The negatives were so large and unwieldy that Mayes and Check needed to modify existing equipment to be able to safely scan them. Fortunately, a couple of floors down from Special Collections, UNLV Libraries' Makerspace was ready to tackle the job.
RC Wonderly, who heads up the Makerspace, was able to help design and construct a negative carrier to fit the oversized film and hold the panorama negatives flat and in place over a lightbox. That allowed Mayes and Check to capture the images in individual high-resolution frames that were then digitally reassembled into the full panoramas available now. A commercial solution would have been in the thousands. Using wood that was laser-cut to fit and parts that were 3D printed, Wonderly was able to come up with an affordable solution.
"We had to think about the safety of the artifact, obviously. I took some measurements of (Mayes') light table and I worked with two (students) we had employed, a mechanical engineer and a computer science major," he said. "We had probably three or four prototypes that we tried out. Aaron was up against deadlines, but we got them to a point where it was good enough because he only needed to run this thing a hundred times. But if we were going to do this a thousand times, he and I would probably go back to the drawing board."
It helped allow digitization of photos that document, in a unique way, a sometimes forgotten slice of Las Vegas history, the decades between the go-go heyday of the Rat Pack era and the rise of corporate Vegas to the modern age.
Some of these photos wouldn't have been possible if Paluzzi hadn't been both a well-known and high-ranking figure at Caesars and armed with a load of chutzpah.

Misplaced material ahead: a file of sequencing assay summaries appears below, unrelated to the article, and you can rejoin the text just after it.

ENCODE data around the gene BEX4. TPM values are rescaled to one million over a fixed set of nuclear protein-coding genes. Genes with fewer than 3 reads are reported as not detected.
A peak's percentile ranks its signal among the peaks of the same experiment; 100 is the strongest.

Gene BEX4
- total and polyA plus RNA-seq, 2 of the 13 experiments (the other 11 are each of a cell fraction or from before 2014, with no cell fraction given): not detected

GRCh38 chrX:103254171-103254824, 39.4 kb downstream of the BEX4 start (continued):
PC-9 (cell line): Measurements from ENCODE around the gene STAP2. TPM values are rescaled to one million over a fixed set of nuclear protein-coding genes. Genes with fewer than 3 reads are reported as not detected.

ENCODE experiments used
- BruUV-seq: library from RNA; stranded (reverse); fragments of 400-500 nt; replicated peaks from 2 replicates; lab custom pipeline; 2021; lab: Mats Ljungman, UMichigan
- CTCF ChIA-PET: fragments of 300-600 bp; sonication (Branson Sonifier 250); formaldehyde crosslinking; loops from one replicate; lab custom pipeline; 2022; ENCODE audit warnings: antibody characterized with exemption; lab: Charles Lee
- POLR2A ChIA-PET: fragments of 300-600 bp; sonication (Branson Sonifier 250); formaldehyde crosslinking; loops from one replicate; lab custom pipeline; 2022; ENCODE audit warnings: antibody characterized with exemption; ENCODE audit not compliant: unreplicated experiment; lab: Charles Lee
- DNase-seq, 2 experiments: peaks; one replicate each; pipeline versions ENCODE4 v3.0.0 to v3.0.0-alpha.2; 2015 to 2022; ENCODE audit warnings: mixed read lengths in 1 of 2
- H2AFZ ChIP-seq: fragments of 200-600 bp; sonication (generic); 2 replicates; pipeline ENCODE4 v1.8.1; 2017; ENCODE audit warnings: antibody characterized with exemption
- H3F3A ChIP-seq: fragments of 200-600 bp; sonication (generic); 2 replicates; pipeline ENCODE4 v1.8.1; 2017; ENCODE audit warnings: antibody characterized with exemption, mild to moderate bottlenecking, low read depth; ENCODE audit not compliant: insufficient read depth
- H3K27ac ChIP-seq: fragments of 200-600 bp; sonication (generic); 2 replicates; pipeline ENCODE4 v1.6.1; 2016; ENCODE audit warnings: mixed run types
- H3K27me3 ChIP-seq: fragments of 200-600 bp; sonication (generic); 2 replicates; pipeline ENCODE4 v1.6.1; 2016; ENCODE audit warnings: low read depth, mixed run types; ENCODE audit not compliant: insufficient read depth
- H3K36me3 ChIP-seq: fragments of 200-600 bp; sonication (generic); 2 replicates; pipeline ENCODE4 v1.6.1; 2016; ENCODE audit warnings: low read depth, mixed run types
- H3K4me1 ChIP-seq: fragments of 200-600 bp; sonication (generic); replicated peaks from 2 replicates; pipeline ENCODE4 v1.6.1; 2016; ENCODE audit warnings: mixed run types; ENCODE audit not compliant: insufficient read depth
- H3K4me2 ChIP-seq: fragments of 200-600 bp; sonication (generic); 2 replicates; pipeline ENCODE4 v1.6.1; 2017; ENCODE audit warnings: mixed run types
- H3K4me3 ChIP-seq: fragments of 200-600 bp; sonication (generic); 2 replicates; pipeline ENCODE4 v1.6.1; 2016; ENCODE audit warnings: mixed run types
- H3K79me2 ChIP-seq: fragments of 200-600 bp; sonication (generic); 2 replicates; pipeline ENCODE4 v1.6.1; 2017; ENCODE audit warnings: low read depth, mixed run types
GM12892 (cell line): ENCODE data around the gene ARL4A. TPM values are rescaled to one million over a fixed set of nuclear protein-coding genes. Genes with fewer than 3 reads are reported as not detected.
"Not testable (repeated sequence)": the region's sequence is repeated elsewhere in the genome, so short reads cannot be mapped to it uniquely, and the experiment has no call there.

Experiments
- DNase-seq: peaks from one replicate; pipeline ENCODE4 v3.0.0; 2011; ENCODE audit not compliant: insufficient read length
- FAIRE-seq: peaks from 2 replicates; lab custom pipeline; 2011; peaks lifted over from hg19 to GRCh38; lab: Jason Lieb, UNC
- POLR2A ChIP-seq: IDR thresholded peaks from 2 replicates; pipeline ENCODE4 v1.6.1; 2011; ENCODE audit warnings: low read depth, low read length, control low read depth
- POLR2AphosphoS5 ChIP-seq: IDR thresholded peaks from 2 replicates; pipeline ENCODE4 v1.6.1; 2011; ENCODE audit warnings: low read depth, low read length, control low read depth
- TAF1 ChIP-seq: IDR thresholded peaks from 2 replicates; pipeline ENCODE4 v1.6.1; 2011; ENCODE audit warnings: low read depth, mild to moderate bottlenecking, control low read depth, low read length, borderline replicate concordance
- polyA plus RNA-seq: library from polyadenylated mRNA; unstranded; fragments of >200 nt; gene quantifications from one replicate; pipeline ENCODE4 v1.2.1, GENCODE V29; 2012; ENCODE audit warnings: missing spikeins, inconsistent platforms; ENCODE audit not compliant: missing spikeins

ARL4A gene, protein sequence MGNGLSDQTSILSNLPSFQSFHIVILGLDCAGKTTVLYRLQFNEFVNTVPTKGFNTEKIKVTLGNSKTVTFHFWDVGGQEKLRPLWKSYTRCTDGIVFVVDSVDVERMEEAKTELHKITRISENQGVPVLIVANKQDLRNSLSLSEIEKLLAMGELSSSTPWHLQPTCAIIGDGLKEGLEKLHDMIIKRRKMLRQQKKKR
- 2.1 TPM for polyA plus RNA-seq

When capturing a banner celebrating Frank Sinatra at Caesars in 1980, Paluzzi wanted to get the shot from the top of Imperial Palace across the street.
"Those cameras were big and bulky and hard to carry," Victoria Paluzzi said. "We had rolling carts and all kinds of things, but he didn't ask anybody for permission to go to the roof of the Imperial Palace. He just went out there. Some security guards stopped him and said, 'You can't go up there.' And he mumbled somebody's name because my dad knew everybody. And just says, 'So-and-so said I could do this' and just kept going. (The guard) said, 'No, you can't do it.' He'd wait for them to leave and then do it anyway."
To process the pictures, Paluzzi, who also was a guest lecturer of sales at UNLV's then-Hotel College, at first would send the film back to Kodak. Eventually, he built his own darkroom to develop the film and then worked with contacts in the Las Vegas Metropolitan Police Department to print them. He'd keep printing new copies until he got the colors exactly the way he wanted them.
Not bad for a shutterbug who really dove into his hobby after he found a camera in Victorville that could be retrofitted for Polaroid portraits. He used that shoot souvenirs for his conventioneer clientele.
It turned multigenerational, too. Victoria Paluzzi's daughter, Brenda Stergiopoulos, became a professional photographer, following in her grandfather's footsteps after spending years helping him on his Cirkut shoots.
"(The photos are) one of a kind," Victoria Paluzzi said. "Nobody else was doing anything like that. Now we have our phone cameras that do the exact same thing, but not with the detail the Cirkut did. If he thought it was unique and it was going to be a one-of-a-kind thing, that's what he wanted".